By Chris Rudisill
December 11, 2020
The impacts of COVID-19 on a community can be complex. People across our region have experienced its myriad effects on life the past several months, from unemployment to housing instability, but for LGBTQ youth those factors are often multiplied.
“People of color and lesbian, gay, bisexual, transgender, and queer (LGBTQ)-identified people, irrespective of age, are more likely to suffer from chronic diseases and be at a higher risk of COVID-19,” states a recent report from Housing and Urban Development (HUD) which outlines the rehousing of LGBTQ young people as a critical component to its Emergency Solutions Grants recipients’ COVID-19 response. “Additionally, typical experiences of many youth and young adults who experience homelessness result in greater challenges to obtain stable housing and increase the likelihood of contact with more people, widening the spread of the virus.”
Time Out Youth Center (TOY) has been serving the LGBTQ youth population of the Charlotte region for decades and their housing support programs have never been more important than in 2020, as a pandemic rages on across the region. “The lack of resources afforded to the poor people or marginalized communities — COVID has exposed that,” says Shakira Clarke, the youth housing specialist at TOY. Since March, the organization has housed 28 people. Youth range from 18 to 24 years old in the housing program, while those 11 to 20 years old can access the services of the organization.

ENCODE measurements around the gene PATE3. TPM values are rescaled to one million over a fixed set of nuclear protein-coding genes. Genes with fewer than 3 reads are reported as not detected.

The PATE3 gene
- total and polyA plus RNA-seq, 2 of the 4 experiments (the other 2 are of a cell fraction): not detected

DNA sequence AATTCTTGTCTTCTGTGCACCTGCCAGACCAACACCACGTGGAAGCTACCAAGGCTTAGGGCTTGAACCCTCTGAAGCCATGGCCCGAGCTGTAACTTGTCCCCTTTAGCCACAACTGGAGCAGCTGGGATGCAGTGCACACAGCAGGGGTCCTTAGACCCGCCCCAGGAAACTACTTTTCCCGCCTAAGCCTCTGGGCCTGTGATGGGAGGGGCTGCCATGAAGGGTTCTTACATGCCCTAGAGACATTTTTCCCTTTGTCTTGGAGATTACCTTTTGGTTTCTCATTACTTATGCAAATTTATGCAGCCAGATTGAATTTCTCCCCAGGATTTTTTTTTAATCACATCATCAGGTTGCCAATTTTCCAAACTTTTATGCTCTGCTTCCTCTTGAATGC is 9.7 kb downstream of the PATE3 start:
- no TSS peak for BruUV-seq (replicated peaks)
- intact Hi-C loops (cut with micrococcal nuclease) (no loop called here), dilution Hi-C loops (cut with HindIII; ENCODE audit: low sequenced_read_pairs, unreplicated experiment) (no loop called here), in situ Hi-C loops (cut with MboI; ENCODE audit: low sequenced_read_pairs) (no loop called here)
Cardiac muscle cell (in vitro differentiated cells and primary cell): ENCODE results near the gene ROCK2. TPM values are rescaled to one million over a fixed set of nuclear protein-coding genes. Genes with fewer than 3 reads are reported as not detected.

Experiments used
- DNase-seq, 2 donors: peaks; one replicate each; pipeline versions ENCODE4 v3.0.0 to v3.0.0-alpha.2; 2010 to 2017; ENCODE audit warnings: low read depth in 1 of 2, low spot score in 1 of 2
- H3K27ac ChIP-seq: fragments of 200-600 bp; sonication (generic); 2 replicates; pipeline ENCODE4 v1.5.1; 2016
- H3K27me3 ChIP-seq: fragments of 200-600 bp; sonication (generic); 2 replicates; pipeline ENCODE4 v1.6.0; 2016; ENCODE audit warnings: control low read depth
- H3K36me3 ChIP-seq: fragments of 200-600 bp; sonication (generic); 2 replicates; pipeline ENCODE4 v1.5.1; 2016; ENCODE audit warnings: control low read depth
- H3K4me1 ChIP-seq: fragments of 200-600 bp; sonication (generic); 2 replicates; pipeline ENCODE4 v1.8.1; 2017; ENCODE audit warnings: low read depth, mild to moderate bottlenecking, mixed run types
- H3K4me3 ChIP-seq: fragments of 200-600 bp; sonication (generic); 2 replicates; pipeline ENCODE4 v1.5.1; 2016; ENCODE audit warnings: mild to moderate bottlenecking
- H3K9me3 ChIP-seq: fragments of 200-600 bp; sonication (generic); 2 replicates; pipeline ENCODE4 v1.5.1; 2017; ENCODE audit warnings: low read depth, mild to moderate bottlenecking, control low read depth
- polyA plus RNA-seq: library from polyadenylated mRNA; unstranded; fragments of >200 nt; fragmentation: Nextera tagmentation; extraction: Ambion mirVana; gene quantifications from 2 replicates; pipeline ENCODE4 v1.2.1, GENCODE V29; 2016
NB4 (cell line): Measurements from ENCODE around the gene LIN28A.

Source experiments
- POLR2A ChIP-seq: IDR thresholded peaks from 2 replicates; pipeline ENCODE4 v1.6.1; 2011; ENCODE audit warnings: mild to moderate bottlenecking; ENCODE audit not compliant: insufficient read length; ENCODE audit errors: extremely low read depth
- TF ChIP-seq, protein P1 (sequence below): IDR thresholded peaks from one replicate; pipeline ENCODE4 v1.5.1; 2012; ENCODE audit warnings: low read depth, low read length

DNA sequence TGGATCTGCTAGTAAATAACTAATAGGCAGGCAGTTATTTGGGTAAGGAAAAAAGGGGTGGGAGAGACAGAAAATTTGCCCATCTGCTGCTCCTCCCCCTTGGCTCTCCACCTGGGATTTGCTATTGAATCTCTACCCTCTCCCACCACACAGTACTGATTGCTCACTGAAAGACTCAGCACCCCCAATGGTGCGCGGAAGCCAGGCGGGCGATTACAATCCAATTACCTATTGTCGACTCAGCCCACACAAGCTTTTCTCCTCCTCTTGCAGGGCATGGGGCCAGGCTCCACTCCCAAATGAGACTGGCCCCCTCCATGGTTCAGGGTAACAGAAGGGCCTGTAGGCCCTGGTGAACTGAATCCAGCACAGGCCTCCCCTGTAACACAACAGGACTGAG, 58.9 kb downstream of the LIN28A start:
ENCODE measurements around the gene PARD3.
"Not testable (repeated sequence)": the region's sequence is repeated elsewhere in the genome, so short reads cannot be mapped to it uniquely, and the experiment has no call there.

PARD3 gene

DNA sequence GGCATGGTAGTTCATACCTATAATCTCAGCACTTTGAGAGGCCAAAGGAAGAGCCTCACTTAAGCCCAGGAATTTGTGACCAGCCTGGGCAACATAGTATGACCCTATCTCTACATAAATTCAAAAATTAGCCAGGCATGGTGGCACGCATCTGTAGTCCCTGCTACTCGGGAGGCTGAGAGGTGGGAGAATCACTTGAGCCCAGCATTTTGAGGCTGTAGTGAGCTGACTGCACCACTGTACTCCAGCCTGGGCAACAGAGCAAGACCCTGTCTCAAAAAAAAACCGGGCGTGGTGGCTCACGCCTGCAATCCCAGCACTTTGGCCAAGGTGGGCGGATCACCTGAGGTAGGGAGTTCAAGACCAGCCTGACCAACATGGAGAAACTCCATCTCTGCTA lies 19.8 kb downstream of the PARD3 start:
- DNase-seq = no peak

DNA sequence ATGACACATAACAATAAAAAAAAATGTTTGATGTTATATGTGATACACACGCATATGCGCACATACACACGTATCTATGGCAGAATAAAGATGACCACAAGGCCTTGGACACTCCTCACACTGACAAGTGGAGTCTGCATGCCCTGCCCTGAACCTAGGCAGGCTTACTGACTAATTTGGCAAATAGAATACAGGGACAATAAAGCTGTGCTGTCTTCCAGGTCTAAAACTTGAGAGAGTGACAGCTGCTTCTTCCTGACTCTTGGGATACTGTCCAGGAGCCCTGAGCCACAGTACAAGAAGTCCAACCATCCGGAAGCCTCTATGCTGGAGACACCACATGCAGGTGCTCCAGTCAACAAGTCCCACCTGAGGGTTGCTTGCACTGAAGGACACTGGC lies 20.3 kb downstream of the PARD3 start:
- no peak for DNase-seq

Clarke is happy that everyone that has been housed in the program is still housed, despite reduced working hours for people. “No one has lost their job due to COVID,” she says, speaking of their current clients. While October and November are typically slower months for TOY, she says that numbers have been picking up again. Just this month, they have added one more young person to a Host Home Program and two additional individuals who are renting on their own with support from TOY. There are two more currently looking for housing.